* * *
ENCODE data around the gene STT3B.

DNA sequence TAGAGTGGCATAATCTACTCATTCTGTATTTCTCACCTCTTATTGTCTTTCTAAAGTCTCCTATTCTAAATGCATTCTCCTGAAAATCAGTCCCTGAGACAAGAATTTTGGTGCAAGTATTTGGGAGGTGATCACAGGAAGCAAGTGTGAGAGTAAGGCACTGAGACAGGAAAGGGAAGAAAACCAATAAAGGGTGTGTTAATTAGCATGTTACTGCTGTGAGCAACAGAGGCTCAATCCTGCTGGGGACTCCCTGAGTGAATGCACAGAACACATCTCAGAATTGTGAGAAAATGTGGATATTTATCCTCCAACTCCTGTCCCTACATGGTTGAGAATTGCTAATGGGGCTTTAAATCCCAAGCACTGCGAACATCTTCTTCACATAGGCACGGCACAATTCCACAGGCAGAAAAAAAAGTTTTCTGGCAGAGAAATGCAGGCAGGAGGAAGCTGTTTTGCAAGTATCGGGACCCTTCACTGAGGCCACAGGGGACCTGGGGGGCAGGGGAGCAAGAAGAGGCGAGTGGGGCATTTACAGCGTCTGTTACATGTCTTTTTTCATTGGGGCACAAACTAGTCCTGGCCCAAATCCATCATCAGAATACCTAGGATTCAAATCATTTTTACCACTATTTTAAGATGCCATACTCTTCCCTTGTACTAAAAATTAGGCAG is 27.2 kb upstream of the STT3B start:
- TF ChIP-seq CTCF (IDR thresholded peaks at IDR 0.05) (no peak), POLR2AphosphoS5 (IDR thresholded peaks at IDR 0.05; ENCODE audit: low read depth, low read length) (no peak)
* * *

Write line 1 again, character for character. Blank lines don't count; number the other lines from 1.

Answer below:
ENCODE data around the gene STT3B.